All of the women I spoke to said that recent events have impacted their mental health in some capacity, on top of making work especially challenging. “It's been more painful to have to consciously process my own experiences constantly, as opposed to them being experiences that live in the back of my mind,” said Belle.
And yet, some feel that the recent news cycle has had some positive effects: it’s helped build solidarity, increased communication among women colleagues and other survivors, and created top-of-mind awareness about self-care. “I work among a lot of women who showed great interest in staying abreast of last week's hearing,” Horton said. “There were some small work team conversations, as it was something we not only were watching but have to cover in our work. Our COO and CCO, both women, sent a joint email expressing their empathy, saying their door is open, acknowledging how challenging these events are to grapple with and process, and we were encouraged to step away from the office if it became too much.”
Dr. Lisa Orbé-Austin, psychologist and executive coach at Dynamic Transitions Psychological Consulting, says that one of the best ways for workers to minimize triggers and retraumatization is to understand the scope of their work, and stay away from unnecessary tasks that could exacerbate the situation. Though, in media, it can sometimes seem like all tasks are necessary, Dr. Orbé-Austin recommends setting boundaries and not taking on more triggering work unless it’s absolutely necessary.
Further, Dr. Orbé-Austin suggests developing grounding techniques, whether it's breathing, practicing meditation, or taking time to notice the space around you with all of your senses — what you are touching, feeling, smelling, and tasting. This can help bring survivors back into the present moment, and avoid getting swept away by a trigger. Further, it is key to find ways to engage individuals who are able to provide support during times of overwhelm, whether it's coworkers or people outside of work. If no one is available, Dr. Orbe-Austin recommends writing feelings down in a journal or on a piece of paper.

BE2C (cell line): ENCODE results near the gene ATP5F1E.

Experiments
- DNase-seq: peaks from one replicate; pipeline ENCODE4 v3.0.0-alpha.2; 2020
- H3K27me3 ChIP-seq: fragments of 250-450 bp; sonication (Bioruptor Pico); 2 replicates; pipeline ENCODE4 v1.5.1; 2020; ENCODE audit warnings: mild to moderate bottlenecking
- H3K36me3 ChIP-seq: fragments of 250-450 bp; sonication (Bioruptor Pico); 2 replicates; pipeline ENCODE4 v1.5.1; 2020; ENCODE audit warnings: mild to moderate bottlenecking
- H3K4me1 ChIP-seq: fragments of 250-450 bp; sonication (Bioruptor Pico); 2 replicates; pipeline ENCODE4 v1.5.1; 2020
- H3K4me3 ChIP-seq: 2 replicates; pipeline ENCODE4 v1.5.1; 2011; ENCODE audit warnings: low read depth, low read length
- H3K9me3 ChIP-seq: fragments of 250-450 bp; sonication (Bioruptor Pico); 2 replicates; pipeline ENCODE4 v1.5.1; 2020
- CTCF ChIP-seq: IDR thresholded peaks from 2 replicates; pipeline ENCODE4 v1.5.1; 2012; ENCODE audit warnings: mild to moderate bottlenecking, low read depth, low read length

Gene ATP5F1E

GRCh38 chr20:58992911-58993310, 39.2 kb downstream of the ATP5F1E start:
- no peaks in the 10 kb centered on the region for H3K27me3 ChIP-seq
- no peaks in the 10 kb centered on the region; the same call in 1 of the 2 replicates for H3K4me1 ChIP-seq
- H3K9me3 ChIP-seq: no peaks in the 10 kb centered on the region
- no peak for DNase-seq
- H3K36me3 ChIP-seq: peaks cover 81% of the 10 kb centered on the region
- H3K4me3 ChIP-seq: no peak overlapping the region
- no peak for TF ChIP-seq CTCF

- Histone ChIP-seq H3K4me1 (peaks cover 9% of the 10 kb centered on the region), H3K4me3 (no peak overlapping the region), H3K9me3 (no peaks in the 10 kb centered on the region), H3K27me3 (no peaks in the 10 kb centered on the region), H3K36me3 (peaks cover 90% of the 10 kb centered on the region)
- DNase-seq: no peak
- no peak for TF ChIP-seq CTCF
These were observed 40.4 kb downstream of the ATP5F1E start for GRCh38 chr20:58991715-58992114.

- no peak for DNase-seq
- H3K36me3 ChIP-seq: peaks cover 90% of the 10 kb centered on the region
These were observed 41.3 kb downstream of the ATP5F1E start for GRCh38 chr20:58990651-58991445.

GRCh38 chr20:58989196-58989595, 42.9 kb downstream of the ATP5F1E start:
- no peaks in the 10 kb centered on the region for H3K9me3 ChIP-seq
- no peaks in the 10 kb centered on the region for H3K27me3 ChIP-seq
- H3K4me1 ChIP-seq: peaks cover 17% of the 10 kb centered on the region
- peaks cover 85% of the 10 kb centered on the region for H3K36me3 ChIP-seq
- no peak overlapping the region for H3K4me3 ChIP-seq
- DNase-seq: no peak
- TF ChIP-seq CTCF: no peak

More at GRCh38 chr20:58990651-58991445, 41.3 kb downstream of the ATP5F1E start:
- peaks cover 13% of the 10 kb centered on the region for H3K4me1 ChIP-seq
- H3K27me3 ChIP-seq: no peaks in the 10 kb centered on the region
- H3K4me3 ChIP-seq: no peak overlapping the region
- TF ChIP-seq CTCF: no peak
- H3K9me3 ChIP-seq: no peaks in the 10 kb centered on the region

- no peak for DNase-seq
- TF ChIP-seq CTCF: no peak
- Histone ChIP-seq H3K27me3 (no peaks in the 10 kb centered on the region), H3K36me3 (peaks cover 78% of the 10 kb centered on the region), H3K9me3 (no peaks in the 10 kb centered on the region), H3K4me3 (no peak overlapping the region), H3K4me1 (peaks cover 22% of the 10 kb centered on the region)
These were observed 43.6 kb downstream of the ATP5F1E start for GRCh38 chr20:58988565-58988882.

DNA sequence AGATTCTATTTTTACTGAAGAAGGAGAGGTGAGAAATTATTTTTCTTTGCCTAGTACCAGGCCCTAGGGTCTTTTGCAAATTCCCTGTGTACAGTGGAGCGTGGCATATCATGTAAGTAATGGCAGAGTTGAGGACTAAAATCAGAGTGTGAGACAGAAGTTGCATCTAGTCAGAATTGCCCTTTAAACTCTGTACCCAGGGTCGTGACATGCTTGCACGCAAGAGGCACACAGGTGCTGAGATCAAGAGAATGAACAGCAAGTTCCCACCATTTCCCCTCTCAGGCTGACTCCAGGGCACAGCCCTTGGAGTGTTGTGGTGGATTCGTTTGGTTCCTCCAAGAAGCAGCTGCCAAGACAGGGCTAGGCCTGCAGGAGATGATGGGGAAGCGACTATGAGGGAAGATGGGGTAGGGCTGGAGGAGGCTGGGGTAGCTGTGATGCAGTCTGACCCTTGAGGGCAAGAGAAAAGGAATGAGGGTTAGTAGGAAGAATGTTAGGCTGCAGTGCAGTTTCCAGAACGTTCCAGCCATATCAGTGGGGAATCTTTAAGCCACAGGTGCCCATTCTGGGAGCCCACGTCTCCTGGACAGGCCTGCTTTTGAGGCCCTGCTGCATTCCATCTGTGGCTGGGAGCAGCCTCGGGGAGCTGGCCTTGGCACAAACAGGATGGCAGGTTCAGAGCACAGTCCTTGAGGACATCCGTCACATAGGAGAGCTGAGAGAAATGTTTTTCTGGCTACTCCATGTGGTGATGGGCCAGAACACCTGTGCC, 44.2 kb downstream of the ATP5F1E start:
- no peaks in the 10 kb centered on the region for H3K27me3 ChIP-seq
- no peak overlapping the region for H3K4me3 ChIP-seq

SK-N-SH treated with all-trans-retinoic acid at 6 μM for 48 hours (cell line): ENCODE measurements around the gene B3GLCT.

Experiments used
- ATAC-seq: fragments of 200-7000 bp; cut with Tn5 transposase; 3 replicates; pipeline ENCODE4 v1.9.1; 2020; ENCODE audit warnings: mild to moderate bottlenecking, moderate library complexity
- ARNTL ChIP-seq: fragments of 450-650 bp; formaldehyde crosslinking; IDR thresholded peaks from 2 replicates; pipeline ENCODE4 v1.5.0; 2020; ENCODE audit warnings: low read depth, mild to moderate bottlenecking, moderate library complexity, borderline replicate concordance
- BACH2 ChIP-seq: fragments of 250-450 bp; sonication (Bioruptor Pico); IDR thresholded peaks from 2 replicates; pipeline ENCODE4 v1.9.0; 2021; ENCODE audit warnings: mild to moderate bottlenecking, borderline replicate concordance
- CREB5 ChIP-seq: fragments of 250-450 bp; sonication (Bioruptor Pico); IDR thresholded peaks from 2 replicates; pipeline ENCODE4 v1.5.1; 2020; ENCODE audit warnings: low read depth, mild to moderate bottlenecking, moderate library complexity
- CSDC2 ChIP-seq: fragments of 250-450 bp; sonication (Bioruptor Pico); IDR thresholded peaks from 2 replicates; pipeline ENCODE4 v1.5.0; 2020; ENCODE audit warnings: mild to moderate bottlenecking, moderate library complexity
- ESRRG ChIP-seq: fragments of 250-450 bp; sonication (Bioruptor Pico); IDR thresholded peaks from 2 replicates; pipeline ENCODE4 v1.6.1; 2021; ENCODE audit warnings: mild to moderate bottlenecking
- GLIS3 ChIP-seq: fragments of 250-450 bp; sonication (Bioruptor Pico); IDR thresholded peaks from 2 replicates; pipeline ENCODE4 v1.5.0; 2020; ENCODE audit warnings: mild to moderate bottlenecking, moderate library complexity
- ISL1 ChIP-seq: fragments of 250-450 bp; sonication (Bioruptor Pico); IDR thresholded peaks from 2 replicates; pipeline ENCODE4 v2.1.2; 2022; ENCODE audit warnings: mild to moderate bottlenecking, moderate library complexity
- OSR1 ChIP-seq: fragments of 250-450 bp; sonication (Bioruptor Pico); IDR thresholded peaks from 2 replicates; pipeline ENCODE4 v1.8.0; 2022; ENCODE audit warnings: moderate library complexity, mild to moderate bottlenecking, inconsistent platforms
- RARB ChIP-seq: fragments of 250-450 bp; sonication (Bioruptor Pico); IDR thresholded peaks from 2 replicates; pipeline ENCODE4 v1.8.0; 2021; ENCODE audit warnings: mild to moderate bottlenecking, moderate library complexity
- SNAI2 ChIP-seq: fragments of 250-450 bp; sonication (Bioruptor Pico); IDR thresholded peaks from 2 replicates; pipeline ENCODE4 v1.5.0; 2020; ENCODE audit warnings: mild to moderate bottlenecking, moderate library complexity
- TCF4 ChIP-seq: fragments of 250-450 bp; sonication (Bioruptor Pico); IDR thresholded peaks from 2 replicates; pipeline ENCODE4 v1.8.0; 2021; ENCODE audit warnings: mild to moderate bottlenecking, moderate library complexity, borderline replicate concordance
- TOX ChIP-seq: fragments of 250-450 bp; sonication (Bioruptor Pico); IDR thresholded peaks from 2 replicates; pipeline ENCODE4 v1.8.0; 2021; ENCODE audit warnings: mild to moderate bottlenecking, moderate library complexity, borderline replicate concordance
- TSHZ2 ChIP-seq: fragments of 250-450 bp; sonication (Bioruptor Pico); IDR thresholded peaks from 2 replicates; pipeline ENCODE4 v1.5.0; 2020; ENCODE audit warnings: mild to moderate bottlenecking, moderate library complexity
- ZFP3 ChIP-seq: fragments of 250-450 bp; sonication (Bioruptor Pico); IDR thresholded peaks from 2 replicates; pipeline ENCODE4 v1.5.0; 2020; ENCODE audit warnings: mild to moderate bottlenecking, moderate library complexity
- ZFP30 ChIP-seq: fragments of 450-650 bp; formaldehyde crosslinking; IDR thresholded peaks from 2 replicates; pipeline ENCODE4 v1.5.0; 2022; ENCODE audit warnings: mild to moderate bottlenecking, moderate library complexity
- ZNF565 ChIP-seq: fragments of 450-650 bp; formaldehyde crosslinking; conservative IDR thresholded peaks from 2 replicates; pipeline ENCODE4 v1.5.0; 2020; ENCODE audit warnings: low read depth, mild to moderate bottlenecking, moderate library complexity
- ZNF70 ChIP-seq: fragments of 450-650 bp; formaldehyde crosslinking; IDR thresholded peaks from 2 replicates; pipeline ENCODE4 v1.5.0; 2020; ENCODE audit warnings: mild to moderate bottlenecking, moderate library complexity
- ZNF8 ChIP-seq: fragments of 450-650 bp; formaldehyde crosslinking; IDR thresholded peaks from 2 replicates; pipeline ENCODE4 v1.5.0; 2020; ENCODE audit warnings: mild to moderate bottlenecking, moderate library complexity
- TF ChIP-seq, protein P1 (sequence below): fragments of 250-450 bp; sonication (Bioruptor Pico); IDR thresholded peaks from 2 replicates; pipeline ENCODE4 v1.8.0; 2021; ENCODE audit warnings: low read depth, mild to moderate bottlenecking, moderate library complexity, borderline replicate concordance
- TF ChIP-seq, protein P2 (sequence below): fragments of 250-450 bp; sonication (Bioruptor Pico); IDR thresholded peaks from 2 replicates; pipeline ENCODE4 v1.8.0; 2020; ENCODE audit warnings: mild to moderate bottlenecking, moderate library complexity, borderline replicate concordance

Most importantly, Dr. Orbé-Austin believes that workplaces, particularly those in the media industry, need to be conscious of what their employees may be going through. This includes editors being extra mindful of the pieces they are assigning and understanding that people are allowed to set boundaries. Also, it’s important that employees are provided with the space and time to get away without consequences, whether it’s to take a short walk, work from home, or utilize any other strategies that might minimize overstimulation.
Through it all, survivors like Horton are finding ways to cope, but often, they wish workplaces would do more to make office environments safer and more comfortable for women and survivors — especially in times like these. “At the very least, I wish that companies or individual department heads would bring folks together to encourage a moment for dialogue, for folks to express their feelings or concerns and finding the best way to navigate the political climate,” Horton said, and she was certainly not the only one who felt this way.
“No matter what, every workplace needs to prioritize victims and survivors and anyone who is marginalized or vulnerable to abuse — not only in words and actions but literal policies,” Belle concluded. “At bare minimum, that's what companies and office places owe [us]: the ability to feel comfortable, safe, and prioritized.”
If you have experienced sexual violence and are in need of crisis support, please call the RAINN Sexual Assault Hotline at 1-800-656-HOPE (4673).